There has been a huge spike in the use of locum doctors in the UK in recent years. This, according to some experts in the medical field, is due to the fact that the number of surgeries has increased over the last decade, but the amount of healthcare staff needed to perform these surgeries has not. As a result, healthcare organisations have turned to locum doctors to increase their level of service delivery. Indeed, many hospitals and private practices are actually finding it far easier to employ locum doctors as opposed to retaining existing staff. For Locum Insurance, visit a site like MPRS, suppliers of Locum Insurance services.
As a result, it is quite common for an emergency room doctor to be a locum doctor, especially if the emergency room is short staffed during peak periods. This means that, in order to ensure the highest levels of patient care and the lowest levels of expenditure (for the healthcare organisation) this doctor is required to travel around the country, and will act as the temporary ‘head’ of the emergency room until an appointment can be made with a specialist. However, there are limitations to this system as well. Firstly, there is no opportunity for the doctor to get to know patients and build relationships as you would expect if they were working within their own private care group. Secondly, there is little scope for prolonged interaction with patients.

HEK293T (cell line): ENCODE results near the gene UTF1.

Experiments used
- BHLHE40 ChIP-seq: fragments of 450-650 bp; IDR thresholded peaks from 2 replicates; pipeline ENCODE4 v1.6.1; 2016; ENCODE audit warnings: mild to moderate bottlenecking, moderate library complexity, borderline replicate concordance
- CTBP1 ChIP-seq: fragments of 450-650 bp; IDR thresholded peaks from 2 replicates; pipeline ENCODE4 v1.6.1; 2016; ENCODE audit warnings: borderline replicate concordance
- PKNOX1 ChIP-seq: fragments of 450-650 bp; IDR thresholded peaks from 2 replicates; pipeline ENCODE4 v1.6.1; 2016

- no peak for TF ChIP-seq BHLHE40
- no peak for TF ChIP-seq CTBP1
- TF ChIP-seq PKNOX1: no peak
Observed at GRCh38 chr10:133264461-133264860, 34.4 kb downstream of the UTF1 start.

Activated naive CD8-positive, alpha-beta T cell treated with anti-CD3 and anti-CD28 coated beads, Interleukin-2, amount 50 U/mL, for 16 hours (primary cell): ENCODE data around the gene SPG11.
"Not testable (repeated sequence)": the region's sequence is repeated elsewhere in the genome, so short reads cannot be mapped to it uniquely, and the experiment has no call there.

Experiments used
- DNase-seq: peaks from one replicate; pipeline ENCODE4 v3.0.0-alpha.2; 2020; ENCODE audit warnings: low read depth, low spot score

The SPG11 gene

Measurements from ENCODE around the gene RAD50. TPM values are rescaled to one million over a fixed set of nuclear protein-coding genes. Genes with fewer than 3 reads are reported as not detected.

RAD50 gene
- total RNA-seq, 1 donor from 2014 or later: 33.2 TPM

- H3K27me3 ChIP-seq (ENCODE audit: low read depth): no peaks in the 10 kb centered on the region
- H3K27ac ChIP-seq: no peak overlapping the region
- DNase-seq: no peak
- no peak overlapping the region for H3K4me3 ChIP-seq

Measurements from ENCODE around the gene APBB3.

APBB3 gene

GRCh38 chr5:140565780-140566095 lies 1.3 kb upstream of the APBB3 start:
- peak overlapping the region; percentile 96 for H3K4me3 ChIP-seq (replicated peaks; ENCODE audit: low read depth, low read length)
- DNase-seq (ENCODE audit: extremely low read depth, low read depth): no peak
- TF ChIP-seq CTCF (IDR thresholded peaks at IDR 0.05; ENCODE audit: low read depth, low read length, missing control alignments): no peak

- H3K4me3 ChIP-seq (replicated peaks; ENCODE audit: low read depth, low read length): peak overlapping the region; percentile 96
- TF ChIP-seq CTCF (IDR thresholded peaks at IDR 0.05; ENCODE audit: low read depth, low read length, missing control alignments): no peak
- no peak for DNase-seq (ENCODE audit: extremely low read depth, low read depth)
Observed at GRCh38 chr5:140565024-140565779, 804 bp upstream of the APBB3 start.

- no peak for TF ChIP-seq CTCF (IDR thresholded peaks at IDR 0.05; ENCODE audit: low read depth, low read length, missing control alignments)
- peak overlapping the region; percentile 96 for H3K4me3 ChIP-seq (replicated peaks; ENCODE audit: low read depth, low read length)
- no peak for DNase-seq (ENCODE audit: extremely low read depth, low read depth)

These are just some of the reasons why healthcare organisations are relying more on locum doctors to fill positions in their hospital or clinical commission. While this has not always been possible, the increasing demand for locum doctors is likely to continue as healthcare organisations realise that they need to find a way of coping with the reduction in staff at a local level particularly to cover staff absence.